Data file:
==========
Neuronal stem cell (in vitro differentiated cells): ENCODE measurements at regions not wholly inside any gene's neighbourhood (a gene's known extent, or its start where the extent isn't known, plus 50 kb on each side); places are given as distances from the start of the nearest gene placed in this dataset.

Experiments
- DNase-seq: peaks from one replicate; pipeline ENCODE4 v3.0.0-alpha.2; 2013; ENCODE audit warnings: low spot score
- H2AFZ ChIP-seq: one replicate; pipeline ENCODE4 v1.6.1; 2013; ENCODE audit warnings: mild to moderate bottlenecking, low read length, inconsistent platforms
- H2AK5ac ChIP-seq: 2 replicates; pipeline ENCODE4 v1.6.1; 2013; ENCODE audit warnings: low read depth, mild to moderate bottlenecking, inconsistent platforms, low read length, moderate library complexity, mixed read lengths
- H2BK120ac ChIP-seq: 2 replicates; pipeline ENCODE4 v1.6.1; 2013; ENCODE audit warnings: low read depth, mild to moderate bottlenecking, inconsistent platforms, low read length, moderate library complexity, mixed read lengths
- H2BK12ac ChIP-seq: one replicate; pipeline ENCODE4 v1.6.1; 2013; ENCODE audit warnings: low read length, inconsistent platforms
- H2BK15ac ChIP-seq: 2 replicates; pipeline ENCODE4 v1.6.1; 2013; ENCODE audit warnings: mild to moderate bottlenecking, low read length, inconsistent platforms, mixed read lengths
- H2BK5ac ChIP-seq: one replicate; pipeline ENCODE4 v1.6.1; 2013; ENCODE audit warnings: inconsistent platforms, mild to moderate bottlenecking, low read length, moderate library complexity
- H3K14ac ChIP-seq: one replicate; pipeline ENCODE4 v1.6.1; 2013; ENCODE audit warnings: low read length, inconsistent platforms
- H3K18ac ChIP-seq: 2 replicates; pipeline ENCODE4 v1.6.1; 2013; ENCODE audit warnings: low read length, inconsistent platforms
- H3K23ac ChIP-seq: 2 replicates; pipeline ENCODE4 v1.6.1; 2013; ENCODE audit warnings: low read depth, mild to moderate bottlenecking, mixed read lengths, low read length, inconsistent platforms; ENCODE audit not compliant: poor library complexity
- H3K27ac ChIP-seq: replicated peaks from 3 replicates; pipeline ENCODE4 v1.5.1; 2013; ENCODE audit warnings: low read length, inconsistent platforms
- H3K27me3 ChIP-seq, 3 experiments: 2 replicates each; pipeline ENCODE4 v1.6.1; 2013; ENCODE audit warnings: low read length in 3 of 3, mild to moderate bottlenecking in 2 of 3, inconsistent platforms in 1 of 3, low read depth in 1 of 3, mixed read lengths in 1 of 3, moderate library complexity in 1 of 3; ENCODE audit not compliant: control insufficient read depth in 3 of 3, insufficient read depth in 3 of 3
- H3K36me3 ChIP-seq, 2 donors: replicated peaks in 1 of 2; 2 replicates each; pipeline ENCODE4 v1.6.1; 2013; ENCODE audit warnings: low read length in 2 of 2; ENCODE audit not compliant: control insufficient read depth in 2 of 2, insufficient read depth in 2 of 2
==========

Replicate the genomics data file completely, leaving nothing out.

Neuronal stem cell (in vitro differentiated cells): ENCODE measurements at regions not wholly inside any gene's neighbourhood (a gene's known extent, or its start where the extent isn't known, plus 50 kb on each side); places are given as distances from the start of the nearest gene placed in this dataset.

Experiments
- DNase-seq: peaks from one replicate; pipeline ENCODE4 v3.0.0-alpha.2; 2013; ENCODE audit warnings: low spot score
- H2AFZ ChIP-seq: one replicate; pipeline ENCODE4 v1.6.1; 2013; ENCODE audit warnings: mild to moderate bottlenecking, low read length, inconsistent platforms
- H2AK5ac ChIP-seq: 2 replicates; pipeline ENCODE4 v1.6.1; 2013; ENCODE audit warnings: low read depth, mild to moderate bottlenecking, inconsistent platforms, low read length, moderate library complexity, mixed read lengths
- H2BK120ac ChIP-seq: 2 replicates; pipeline ENCODE4 v1.6.1; 2013; ENCODE audit warnings: low read depth, mild to moderate bottlenecking, inconsistent platforms, low read length, moderate library complexity, mixed read lengths
- H2BK12ac ChIP-seq: one replicate; pipeline ENCODE4 v1.6.1; 2013; ENCODE audit warnings: low read length, inconsistent platforms
- H2BK15ac ChIP-seq: 2 replicates; pipeline ENCODE4 v1.6.1; 2013; ENCODE audit warnings: mild to moderate bottlenecking, low read length, inconsistent platforms, mixed read lengths
- H2BK5ac ChIP-seq: one replicate; pipeline ENCODE4 v1.6.1; 2013; ENCODE audit warnings: inconsistent platforms, mild to moderate bottlenecking, low read length, moderate library complexity
- H3K14ac ChIP-seq: one replicate; pipeline ENCODE4 v1.6.1; 2013; ENCODE audit warnings: low read length, inconsistent platforms
- H3K18ac ChIP-seq: 2 replicates; pipeline ENCODE4 v1.6.1; 2013; ENCODE audit warnings: low read length, inconsistent platforms
- H3K23ac ChIP-seq: 2 replicates; pipeline ENCODE4 v1.6.1; 2013; ENCODE audit warnings: low read depth, mild to moderate bottlenecking, mixed read lengths, low read length, inconsistent platforms; ENCODE audit not compliant: poor library complexity
- H3K27ac ChIP-seq: replicated peaks from 3 replicates; pipeline ENCODE4 v1.5.1; 2013; ENCODE audit warnings: low read length, inconsistent platforms
- H3K27me3 ChIP-seq, 3 experiments: 2 replicates each; pipeline ENCODE4 v1.6.1; 2013; ENCODE audit warnings: low read length in 3 of 3, mild to moderate bottlenecking in 2 of 3, inconsistent platforms in 1 of 3, low read depth in 1 of 3, mixed read lengths in 1 of 3, moderate library complexity in 1 of 3; ENCODE audit not compliant: control insufficient read depth in 3 of 3, insufficient read depth in 3 of 3
- H3K36me3 ChIP-seq, 2 donors: replicated peaks in 1 of 2; 2 replicates each; pipeline ENCODE4 v1.6.1; 2013; ENCODE audit warnings: low read length in 2 of 2; ENCODE audit not compliant: control insufficient read depth in 2 of 2, insufficient read depth in 2 of 2